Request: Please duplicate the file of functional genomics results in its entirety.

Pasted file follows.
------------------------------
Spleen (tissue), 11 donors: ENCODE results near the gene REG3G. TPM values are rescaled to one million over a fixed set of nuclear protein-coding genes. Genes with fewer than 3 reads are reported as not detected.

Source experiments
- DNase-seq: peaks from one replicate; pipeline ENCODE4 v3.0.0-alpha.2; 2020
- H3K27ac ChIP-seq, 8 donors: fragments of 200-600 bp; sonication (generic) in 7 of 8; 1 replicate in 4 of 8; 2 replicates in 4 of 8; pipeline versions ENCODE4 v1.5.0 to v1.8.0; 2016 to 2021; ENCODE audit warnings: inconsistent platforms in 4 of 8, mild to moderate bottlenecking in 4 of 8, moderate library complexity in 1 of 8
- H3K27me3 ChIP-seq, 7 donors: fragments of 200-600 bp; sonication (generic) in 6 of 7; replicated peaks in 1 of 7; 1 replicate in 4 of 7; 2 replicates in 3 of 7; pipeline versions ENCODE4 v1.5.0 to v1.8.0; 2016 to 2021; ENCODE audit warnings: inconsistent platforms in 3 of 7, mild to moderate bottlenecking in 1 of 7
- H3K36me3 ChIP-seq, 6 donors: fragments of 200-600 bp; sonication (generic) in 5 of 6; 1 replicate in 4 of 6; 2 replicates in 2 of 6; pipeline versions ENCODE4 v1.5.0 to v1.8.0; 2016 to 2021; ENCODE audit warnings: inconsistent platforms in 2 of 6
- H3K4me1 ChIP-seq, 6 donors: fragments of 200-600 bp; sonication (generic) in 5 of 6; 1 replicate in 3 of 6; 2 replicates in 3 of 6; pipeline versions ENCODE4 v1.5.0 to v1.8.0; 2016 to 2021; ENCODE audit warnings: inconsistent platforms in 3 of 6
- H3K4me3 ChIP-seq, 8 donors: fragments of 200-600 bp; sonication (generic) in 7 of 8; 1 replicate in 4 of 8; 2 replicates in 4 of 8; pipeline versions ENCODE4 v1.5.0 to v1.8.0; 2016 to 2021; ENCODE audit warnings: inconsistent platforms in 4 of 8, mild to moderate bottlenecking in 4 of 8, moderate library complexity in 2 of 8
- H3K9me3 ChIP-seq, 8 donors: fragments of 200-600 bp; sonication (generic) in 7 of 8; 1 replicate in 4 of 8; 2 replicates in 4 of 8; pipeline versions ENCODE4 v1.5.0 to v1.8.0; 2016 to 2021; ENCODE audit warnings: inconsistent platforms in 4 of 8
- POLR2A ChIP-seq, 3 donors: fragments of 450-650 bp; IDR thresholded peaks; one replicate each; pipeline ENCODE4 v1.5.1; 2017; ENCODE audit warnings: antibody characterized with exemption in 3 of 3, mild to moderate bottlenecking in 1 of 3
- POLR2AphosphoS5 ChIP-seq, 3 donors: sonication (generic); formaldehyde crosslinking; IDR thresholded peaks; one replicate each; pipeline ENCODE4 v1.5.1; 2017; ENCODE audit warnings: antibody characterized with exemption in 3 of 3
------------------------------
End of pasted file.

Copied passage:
Spleen (tissue), 11 donors: ENCODE results near the gene REG3G. TPM values are rescaled to one million over a fixed set of nuclear protein-coding genes. Genes with fewer than 3 reads are reported as not detected.

Source experiments
- DNase-seq: peaks from one replicate; pipeline ENCODE4 v3.0.0-alpha.2; 2020
- H3K27ac ChIP-seq, 8 donors: fragments of 200-600 bp; sonication (generic) in 7 of 8; 1 replicate in 4 of 8; 2 replicates in 4 of 8; pipeline versions ENCODE4 v1.5.0 to v1.8.0; 2016 to 2021; ENCODE audit warnings: inconsistent platforms in 4 of 8, mild to moderate bottlenecking in 4 of 8, moderate library complexity in 1 of 8
- H3K27me3 ChIP-seq, 7 donors: fragments of 200-600 bp; sonication (generic) in 6 of 7; replicated peaks in 1 of 7; 1 replicate in 4 of 7; 2 replicates in 3 of 7; pipeline versions ENCODE4 v1.5.0 to v1.8.0; 2016 to 2021; ENCODE audit warnings: inconsistent platforms in 3 of 7, mild to moderate bottlenecking in 1 of 7
- H3K36me3 ChIP-seq, 6 donors: fragments of 200-600 bp; sonication (generic) in 5 of 6; 1 replicate in 4 of 6; 2 replicates in 2 of 6; pipeline versions ENCODE4 v1.5.0 to v1.8.0; 2016 to 2021; ENCODE audit warnings: inconsistent platforms in 2 of 6
- H3K4me1 ChIP-seq, 6 donors: fragments of 200-600 bp; sonication (generic) in 5 of 6; 1 replicate in 3 of 6; 2 replicates in 3 of 6; pipeline versions ENCODE4 v1.5.0 to v1.8.0; 2016 to 2021; ENCODE audit warnings: inconsistent platforms in 3 of 6
- H3K4me3 ChIP-seq, 8 donors: fragments of 200-600 bp; sonication (generic) in 7 of 8; 1 replicate in 4 of 8; 2 replicates in 4 of 8; pipeline versions ENCODE4 v1.5.0 to v1.8.0; 2016 to 2021; ENCODE audit warnings: inconsistent platforms in 4 of 8, mild to moderate bottlenecking in 4 of 8, moderate library complexity in 2 of 8
- H3K9me3 ChIP-seq, 8 donors: fragments of 200-600 bp; sonication (generic) in 7 of 8; 1 replicate in 4 of 8; 2 replicates in 4 of 8; pipeline versions ENCODE4 v1.5.0 to v1.8.0; 2016 to 2021; ENCODE audit warnings: inconsistent platforms in 4 of 8
- POLR2A ChIP-seq, 3 donors: fragments of 450-650 bp; IDR thresholded peaks; one replicate each; pipeline ENCODE4 v1.5.1; 2017; ENCODE audit warnings: antibody characterized with exemption in 3 of 3, mild to moderate bottlenecking in 1 of 3
- POLR2AphosphoS5 ChIP-seq, 3 donors: sonication (generic); formaldehyde crosslinking; IDR thresholded peaks; one replicate each; pipeline ENCODE4 v1.5.1; 2017; ENCODE audit warnings: antibody characterized with exemption in 3 of 3